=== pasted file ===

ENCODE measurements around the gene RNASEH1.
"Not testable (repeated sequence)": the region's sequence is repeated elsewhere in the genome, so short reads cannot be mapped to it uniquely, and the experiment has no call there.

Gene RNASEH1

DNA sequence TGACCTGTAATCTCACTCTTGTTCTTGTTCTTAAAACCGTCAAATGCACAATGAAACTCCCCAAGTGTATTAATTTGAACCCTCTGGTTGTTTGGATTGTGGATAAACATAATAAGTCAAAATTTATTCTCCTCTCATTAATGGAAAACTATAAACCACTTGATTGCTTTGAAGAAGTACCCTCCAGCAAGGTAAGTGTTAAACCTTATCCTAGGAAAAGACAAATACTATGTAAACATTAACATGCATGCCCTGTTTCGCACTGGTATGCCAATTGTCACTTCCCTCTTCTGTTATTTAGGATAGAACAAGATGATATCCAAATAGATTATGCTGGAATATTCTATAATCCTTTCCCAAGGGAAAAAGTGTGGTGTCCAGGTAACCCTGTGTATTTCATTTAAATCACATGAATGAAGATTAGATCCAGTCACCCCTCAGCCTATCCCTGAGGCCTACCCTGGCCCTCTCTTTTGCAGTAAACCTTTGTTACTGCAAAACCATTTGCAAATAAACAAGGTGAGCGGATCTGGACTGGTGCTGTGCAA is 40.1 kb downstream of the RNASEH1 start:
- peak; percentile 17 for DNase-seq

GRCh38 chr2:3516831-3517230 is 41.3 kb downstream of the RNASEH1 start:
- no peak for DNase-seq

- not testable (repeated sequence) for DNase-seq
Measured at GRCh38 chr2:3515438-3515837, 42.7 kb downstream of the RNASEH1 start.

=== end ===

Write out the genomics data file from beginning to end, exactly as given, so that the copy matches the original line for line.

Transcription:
ENCODE measurements around the gene RNASEH1.
"Not testable (repeated sequence)": the region's sequence is repeated elsewhere in the genome, so short reads cannot be mapped to it uniquely, and the experiment has no call there.

Gene RNASEH1

DNA sequence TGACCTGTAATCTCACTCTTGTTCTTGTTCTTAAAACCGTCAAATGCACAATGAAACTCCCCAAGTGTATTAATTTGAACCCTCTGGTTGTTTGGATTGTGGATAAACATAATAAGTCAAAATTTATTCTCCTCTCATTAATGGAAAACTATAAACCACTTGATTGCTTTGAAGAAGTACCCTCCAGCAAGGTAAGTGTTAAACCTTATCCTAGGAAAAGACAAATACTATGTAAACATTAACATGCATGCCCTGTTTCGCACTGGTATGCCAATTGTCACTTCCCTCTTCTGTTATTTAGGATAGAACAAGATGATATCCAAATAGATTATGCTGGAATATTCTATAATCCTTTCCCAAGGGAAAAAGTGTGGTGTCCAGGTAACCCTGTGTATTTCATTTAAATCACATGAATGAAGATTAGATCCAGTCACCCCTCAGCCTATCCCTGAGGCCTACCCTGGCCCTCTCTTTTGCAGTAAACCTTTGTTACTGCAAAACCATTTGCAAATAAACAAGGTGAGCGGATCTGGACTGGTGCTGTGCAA is 40.1 kb downstream of the RNASEH1 start:
- peak; percentile 17 for DNase-seq

GRCh38 chr2:3516831-3517230 is 41.3 kb downstream of the RNASEH1 start:
- no peak for DNase-seq

- not testable (repeated sequence) for DNase-seq
Measured at GRCh38 chr2:3515438-3515837, 42.7 kb downstream of the RNASEH1 start.